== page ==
A victorious General Allenby entered Jerusalem on foot in 1917

Those events led the League of Nations to grant the British a mandate to supervise the establishment of a Jewish homeland in what was then called Palestine. God had called the British to facilitate the restoration of the Jews to the land of Israel, and had given them the relevant earthly authority.


The subsequent failure

A synagogue desecrated during the 1929 Hebron massacre

Sadly, British involvement then swung against the Jews through the installation of a military administration that opposed Jewish restoration. A Muslim extremist was appointed Grand Mufti of Jerusalem, and at Easter in 1920 the British made the serious error of withdrawing security forces from central Jerusalem during riots, leaving many Jews defenceless in the face of Arab violence.

Soon afterwards Winston Churchill gave 77 percent of the mandated territory to the Arabs as Transjordan – later to be renamed Jordan. Then in 1929, Jewish survivors of a massacre in Hebron were removed by the British, bringing to an end the oldest Jewish community in the land.

The British also restricted Jewish immigration into the land, building the Atlit detention camp in 1938 for illegal Jewish immigrants. Jewish immigration was limited to 75,000 people over the next five years – just when Europe’s Jews desperately needed a homeland to which they could flee.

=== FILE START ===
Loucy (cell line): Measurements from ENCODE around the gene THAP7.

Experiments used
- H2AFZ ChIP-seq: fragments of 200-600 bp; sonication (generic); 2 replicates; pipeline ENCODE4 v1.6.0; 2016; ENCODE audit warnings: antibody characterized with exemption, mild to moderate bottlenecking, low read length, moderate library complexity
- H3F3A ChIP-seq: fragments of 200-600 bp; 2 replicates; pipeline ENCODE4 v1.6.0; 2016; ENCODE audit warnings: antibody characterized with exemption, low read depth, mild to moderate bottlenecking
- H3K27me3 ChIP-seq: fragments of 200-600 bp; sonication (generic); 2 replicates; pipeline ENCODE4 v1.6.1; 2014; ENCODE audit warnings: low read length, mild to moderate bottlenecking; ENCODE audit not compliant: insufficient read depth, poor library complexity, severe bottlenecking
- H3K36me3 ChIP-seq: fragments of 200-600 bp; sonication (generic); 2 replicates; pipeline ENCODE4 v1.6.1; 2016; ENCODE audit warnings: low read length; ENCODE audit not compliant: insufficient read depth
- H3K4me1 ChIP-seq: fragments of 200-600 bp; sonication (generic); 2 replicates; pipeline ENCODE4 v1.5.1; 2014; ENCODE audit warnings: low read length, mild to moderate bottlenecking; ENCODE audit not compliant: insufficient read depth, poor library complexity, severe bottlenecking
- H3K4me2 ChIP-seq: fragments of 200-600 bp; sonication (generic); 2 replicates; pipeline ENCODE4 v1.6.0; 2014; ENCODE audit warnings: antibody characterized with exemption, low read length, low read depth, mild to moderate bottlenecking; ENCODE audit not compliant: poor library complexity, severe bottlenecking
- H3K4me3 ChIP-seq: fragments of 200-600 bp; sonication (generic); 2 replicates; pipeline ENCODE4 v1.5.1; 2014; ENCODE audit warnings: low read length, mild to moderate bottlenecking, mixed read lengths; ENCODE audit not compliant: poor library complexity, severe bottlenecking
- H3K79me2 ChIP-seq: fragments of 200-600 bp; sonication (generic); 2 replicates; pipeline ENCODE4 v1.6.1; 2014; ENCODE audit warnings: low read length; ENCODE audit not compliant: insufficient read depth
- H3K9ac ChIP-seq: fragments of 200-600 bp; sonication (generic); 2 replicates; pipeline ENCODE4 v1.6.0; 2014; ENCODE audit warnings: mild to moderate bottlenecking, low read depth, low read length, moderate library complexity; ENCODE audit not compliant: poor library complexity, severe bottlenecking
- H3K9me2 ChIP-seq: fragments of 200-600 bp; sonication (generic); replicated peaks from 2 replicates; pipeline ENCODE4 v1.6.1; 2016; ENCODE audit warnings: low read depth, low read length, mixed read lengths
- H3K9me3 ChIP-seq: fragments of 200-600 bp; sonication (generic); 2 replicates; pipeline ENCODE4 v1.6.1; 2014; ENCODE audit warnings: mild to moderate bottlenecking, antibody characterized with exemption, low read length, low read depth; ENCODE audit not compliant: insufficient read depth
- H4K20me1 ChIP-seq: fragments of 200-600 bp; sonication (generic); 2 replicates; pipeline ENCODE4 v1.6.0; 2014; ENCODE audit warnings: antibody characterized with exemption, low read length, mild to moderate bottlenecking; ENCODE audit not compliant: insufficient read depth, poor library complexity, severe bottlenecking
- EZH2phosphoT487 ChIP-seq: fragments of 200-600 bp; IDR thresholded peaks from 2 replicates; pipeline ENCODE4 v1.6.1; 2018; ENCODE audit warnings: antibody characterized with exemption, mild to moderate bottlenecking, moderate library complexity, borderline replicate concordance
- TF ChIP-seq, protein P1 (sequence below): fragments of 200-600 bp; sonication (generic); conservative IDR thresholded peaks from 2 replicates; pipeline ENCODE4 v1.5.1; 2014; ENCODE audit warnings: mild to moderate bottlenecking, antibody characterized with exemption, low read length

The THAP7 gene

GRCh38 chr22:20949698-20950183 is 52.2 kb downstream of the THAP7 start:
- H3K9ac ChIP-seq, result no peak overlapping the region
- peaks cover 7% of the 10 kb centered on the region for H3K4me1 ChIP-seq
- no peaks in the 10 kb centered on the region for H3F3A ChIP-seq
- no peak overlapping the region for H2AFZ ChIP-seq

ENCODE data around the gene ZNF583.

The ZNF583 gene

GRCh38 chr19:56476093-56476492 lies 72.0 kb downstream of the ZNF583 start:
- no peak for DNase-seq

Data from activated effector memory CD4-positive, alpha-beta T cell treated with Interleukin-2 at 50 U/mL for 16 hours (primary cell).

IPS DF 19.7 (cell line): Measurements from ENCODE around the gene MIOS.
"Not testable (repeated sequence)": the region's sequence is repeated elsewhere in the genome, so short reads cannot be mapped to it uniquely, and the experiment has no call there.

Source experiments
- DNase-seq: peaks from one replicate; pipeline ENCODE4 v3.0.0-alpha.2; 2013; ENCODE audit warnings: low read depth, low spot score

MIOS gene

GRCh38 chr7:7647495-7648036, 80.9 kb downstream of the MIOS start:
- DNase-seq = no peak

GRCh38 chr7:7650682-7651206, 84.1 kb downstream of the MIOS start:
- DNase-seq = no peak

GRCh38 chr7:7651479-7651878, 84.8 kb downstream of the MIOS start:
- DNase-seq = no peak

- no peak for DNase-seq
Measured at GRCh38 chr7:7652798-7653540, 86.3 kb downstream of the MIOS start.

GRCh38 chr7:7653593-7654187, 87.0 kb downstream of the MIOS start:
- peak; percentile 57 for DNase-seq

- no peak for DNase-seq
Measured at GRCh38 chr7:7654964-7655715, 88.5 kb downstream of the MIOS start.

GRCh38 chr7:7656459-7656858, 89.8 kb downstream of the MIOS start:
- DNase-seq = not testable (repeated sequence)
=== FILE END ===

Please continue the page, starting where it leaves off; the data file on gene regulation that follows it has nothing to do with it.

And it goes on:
Unsurprisingly, the League of Nations Mandates Commission accused Britain of ‘a flagrant breach of its mandate’.

Nor did things improve after World War II. Holocaust survivors were denied the right to return to their homeland, and Jews in the land were denied the right to have arms to defend themselves – while the British trained and armed the Egyptians and the Jordanians.

As a final blow, the British even collaborated with Jordan’s leaders in annexing large parts of Judea and Samaria. Yet as soon as the British withdrew from the land in 1948, Israel was restored, miraculously surviving a combined assault by five Arab armies.

Nationally, the British had clearly turned their back upon God’s call.


The question today

Is it now too late for the British to make amends for their treatment of the land and people entrusted to them?

In general God requires the Church to show mercy to people in recognition of the mercy she has received from him. Thus there is a need to repent of the indifference and hostility that is so often shown towards Israel.

Then, as the late Bible teacher Derek Prince highlighted in 2003, there is God’s statement through the prophet Isaiah to consider – that the nation and kingdom which shall not serve Israel shall perish (Isaiah 60:12).

The current British government continues to defy biblical prophecy by supporting the formation of a Palestinian state. Worse still, many churches in Britain agree with that policy, thinking that Israel no longer has a special place in God’s plans.

There is an urgent need for churches in Britain to regain the understanding of biblical prophecy regarding Israel that God developed among our forefathers.

This article is based upon a booklet titled ‘A Nation Called by God’ which is available from Christian Friends of Israel (www.cfi.org.uk or phone 01323 410810).

By continuing to use the site, you agree to the use of cookies. View our GDPR / Privacy Policy more information

The cookie settings on this website are set to "allow cookies" to give you the best browsing experience possible. If you continue to use this website without changing your cookie settings or you click "Accept" below then you are consenting to this.